In September 2014, Jeff Bezos announced his decision to appoint Frederick J Ryan Jr, founding President and CEO of Politico, to serve as Publisher and CEO of The Washington Post, effective October 1, 2014 This signaled Bezo's intent to shift The Post to a more digital focus with a strategy for expanding to a broader national and global readership Ryan has continued to invest in news and technology while reducing expenses in legacy print areas

Nash Holdings divested itself of a number of newspapers, and closed two others, in the summer of 2015 The company announced on June 12, 2015, that it would close the Montgomery Gazette and Prince George's Gazette effective June 18, 2015 The company also sold Comprint Military Publications and its Southern Maryland Newspapers group which consisted of the Maryland Independent, The Enterprise, the Calvert Recorder, and the Enquirer Gazette, and their associated Southern Maryland Newspaper Web site to Adams Publishing Group The company also said it would sell the Fairfax County Times to Whip It Media, a locally owned company founded by the Times' former general manager, Richard Whippen

In August 2014, the Post announced it will be moving into new headquarters space at One Franklin Square in December 2015 The company leased 242,000 square feet 22,500 m2 of space for 16 years on floors four through nine in the west tower and floors seven and eight in the east tower The building's owner agreed to an extensive build-out: Only about 10 percent of the space will be private offices, which required extensive demolition of interior walls and the removal of the walls on the seventh and eighth floor in the east tower so they joined with the floors on the west tower The newly joined space will create two 60,000-square-foot 5,600 m2 floors capable of accommodating 700 newsroom workers and software engineers The build-out includes four sets for live television filming, a new staircase between the seventh and eighth floors in each tower, and a two-story auditorium on the fourth floor The building's south-facing facade will also be altered to give Post workers floor-to-ceiling windows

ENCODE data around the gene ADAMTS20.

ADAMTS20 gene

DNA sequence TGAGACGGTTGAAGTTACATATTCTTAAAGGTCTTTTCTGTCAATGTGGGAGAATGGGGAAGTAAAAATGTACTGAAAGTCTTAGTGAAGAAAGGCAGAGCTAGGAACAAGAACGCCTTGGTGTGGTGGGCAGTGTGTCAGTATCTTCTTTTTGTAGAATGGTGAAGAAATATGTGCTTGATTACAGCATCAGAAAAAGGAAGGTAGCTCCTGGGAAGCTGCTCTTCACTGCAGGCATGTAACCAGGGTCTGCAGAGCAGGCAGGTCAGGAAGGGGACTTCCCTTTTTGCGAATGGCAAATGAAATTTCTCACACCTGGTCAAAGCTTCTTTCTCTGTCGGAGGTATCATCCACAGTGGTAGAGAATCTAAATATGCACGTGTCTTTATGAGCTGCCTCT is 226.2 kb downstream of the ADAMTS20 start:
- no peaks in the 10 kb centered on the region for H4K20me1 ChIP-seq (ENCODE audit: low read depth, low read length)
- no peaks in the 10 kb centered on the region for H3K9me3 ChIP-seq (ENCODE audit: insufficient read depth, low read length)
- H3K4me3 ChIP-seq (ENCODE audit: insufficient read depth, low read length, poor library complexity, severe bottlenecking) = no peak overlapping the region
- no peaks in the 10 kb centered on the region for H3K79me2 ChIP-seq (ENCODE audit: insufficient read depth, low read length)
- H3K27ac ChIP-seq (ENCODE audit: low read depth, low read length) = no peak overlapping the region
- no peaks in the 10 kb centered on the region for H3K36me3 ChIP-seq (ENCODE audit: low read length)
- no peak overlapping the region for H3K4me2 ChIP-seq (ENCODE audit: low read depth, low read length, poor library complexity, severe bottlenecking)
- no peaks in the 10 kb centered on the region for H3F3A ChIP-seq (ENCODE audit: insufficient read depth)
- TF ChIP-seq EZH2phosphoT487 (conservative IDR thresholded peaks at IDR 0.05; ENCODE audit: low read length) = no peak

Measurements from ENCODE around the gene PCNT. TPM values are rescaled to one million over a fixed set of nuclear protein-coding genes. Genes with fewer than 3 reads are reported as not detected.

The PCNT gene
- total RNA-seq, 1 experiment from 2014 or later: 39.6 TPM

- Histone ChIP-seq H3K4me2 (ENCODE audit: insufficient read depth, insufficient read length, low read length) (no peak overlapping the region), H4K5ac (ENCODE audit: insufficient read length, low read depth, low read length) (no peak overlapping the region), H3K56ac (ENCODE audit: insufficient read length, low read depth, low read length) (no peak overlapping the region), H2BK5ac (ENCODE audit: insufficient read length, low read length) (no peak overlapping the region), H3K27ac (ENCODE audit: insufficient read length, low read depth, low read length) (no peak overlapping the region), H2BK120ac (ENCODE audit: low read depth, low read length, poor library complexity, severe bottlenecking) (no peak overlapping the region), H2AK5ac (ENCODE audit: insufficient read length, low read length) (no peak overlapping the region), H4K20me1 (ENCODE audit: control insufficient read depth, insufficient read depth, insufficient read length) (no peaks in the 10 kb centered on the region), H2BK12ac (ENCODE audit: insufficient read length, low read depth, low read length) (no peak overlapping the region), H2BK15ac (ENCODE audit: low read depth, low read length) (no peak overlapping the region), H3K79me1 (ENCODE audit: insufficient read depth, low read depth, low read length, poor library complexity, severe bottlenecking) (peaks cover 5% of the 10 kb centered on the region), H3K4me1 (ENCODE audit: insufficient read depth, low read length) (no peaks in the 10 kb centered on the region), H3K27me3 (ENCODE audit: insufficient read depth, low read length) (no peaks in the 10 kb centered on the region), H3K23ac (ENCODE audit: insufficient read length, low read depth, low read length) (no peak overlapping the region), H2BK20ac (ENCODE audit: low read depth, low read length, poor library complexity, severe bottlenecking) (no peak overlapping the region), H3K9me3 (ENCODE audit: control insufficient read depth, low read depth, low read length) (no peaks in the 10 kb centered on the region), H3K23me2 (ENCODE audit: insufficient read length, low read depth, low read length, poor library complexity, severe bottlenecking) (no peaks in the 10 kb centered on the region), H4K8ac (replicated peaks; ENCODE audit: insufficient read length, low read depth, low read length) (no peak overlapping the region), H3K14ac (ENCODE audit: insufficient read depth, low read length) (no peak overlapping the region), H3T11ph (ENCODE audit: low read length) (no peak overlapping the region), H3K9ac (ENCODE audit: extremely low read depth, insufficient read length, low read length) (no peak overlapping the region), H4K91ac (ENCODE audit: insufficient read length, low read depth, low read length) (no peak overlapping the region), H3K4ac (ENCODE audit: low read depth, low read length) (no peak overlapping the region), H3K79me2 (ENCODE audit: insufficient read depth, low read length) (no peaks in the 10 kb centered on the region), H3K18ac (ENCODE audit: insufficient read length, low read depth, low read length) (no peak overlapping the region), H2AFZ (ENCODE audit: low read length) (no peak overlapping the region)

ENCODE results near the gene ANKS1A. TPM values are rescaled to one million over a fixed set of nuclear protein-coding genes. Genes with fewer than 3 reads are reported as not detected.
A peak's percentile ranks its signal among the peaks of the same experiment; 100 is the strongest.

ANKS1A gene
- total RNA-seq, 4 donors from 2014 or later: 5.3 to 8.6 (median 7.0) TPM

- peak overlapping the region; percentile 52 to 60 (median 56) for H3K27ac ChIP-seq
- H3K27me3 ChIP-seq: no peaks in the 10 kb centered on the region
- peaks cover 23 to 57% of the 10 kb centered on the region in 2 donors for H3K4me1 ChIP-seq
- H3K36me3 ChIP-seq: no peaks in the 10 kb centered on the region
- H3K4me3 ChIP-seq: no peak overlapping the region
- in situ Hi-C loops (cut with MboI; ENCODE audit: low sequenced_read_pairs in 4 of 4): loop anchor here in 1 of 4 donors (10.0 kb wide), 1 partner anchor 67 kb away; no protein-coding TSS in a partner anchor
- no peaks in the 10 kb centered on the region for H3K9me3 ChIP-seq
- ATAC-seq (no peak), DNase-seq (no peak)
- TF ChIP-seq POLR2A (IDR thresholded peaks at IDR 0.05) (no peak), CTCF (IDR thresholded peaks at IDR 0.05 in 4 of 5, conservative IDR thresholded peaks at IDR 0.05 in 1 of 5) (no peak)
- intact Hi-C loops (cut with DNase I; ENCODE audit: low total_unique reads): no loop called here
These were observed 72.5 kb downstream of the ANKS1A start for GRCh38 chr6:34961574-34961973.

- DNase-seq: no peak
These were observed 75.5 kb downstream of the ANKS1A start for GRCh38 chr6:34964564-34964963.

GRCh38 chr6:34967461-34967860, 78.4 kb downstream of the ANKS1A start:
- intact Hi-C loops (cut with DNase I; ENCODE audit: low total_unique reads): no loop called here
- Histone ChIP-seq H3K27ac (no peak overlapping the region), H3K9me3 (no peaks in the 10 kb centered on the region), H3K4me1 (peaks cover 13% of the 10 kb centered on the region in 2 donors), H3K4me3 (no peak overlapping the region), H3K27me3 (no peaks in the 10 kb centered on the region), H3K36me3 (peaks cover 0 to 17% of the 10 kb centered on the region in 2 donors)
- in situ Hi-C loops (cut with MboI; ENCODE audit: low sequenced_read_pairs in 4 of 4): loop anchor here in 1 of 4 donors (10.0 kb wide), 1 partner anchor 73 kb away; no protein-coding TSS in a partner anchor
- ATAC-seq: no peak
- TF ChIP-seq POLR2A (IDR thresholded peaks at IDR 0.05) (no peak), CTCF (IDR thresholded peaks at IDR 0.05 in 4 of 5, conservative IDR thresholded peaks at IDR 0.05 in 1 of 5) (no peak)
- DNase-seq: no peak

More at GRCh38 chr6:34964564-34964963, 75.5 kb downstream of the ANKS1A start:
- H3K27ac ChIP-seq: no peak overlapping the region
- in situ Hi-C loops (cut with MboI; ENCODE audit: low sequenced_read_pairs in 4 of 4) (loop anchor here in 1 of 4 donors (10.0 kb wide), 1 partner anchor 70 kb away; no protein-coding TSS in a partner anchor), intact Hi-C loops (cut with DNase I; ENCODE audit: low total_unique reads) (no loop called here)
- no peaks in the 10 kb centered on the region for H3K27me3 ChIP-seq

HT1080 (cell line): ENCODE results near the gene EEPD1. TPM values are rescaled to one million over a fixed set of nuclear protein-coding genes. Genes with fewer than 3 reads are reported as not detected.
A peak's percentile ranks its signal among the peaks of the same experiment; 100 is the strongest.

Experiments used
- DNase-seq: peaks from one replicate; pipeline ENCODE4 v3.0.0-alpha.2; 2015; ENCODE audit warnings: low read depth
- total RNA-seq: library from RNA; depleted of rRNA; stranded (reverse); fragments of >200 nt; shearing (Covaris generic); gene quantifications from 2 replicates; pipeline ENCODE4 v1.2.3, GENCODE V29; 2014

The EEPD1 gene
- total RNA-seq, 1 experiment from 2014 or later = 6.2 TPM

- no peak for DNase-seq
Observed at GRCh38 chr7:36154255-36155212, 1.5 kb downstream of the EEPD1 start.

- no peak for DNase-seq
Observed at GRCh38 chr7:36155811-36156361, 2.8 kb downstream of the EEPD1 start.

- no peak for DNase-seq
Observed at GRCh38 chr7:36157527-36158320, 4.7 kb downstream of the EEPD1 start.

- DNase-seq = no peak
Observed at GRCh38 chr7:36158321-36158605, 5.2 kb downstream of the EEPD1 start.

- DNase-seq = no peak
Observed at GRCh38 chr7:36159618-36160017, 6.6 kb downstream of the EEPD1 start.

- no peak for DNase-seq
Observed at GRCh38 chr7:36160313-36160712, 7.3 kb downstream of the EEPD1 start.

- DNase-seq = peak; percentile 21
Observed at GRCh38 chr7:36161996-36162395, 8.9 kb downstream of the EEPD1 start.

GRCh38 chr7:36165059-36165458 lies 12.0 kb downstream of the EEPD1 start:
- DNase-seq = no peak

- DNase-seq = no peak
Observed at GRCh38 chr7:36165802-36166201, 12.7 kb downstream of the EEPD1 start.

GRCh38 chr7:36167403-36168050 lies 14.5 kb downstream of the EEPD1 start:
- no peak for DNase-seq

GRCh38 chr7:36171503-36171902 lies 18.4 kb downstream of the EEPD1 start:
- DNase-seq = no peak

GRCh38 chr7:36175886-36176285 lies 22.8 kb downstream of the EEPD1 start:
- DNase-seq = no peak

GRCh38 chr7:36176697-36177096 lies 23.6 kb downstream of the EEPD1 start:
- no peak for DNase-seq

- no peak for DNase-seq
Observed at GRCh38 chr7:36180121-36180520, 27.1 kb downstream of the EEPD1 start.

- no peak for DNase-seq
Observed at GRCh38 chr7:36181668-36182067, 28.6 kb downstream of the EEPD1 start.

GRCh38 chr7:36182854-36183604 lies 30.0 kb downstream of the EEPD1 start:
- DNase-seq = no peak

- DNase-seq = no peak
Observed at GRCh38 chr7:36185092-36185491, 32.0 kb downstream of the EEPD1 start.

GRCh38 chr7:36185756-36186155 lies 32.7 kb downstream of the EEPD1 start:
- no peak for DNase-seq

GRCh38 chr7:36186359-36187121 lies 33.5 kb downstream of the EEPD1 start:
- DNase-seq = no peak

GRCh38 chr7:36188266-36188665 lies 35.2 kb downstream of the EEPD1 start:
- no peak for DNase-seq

Political stance

1970–2000

In the mid-1970s, conservatives called the newspaper "Pravda on the Potomac" because of its perceived left-wing bias in both reporting and editorials Since then, the appellation has been used by both liberal and conservative critics of the newspaper In 1963, FBI director J Edgar Hoover reportedly told President Lyndon B Johnson, "I don't have much influence with the Post because I frankly don't read it I view it like the Daily Worker"

2000–present

In "Buying the War" on PBS, Bill Moyers noted 27 editorials supporting George W Bush's ambitions to invade Iraq National security correspondent Walter Pincus reported that he had been ordered to cease his reports that were critical of Republican administrations